That Sort of Thing
Having liked Barker's spare but powerful and beautifully rendered Regeneration trilogy, about World War I soldiers and survivors, I was shocked at how pedestrian, clichéd, and almost completely lacking in verisimilitude her more recent Life Class—also a WWI story—was. Honestly, the self-absorbed-artists-in-love first half could be a Lifetime movie set in the mid-1990s with very few alterations.
"For what it's worth, I think he's still very much in love with you."
"Then he's got a bloody funny way of showing it."
That sort of thing.
I tried to stick with it once the plot moved to the war front, where the book admittedly improved in just about every way, but the first part had wasted so much of my time—which could have been used making me care about the characters—that I just couldn't muster the interest. Anyway, the Regeneration books covered the exact same territory so much better. Why bother?
What a delicious, chocolaty pleasure to now to turn to an Alan Hollinghurst novel. I've been reading him out of order, most recently his first, The Swimming-Pool Library (which I never blogged about; let's say for the time being that it was clearly the first novel of a great author who hadn't yet come into his own, which isn't to say I didn't like it). I've just started his third, The Spell, which is my fifth and last Hollinghurst until his next one comes out.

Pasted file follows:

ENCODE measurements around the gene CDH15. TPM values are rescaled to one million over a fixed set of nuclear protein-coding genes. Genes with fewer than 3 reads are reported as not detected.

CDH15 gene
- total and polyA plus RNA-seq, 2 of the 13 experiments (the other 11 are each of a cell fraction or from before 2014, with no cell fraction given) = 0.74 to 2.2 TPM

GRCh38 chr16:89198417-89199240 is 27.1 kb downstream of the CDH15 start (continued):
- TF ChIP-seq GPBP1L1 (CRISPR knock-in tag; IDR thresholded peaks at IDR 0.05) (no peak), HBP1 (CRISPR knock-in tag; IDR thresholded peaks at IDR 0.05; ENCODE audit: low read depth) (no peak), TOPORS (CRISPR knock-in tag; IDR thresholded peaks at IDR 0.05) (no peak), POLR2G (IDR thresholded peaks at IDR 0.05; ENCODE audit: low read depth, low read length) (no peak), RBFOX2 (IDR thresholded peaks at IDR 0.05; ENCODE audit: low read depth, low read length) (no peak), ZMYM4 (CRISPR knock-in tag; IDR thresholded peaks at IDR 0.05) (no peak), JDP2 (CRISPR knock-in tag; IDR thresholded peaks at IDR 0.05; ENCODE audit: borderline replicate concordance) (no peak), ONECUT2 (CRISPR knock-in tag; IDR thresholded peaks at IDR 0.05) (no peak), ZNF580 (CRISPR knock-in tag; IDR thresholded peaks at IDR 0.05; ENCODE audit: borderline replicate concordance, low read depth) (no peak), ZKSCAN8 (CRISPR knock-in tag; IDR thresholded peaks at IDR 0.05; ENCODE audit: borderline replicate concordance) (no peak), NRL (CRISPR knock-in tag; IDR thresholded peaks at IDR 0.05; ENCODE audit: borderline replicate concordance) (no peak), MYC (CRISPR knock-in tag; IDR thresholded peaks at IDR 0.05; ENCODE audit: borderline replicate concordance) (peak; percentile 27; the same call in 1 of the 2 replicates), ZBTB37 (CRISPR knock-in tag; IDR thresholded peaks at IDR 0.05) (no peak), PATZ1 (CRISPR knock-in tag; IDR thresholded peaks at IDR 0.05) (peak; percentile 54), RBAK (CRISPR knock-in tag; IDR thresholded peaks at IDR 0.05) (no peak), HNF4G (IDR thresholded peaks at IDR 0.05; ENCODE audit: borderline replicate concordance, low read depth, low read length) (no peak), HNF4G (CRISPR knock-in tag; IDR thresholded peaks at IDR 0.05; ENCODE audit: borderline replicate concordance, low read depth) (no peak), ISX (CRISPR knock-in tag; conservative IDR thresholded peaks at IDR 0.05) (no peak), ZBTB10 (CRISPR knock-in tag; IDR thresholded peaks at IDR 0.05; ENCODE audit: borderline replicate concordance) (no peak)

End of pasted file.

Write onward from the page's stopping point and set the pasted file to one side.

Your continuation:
Here one of the characters, Alex, visits an ex, who is lying out in the sun wearing a thong:
Alex loitered beside him for a minute, unable not to look, hot-faced and haggard above the sprawl of what he had lost. . . . His eyes took in the blond down on the calves darkened with sun-oil, and the slumbrous weight of the buttocks with the tongue of lycra buried between them, and the arms pointing backwards like flippers . . . .
Then there's the "hurrying greeny-black surface of the stream." Later, Alex "felt needlessly shy, as if warned at the beginning of a party of some worrying game to be played after tea."
That sort of thing. Each word a joy.
D. and I have simultaneously started watching the BBC adaptation of Holinghurst's The Line of Beauty, starring none other than Dan Stevens, who plays Matthew Crawley in Downton Abbey. What's left of an Alan Hollinghurst novel without Hollinghurst's incredible language and observation? A story, some characters, relationships. Perhaps more—we've only watched the first of the three episodes. Kudos to the BBC for tackling such forthrightly gay material, even if Stevens's smiley take on what in the book is a seriously horny sex-in-the-park scene is a little too "jolly good."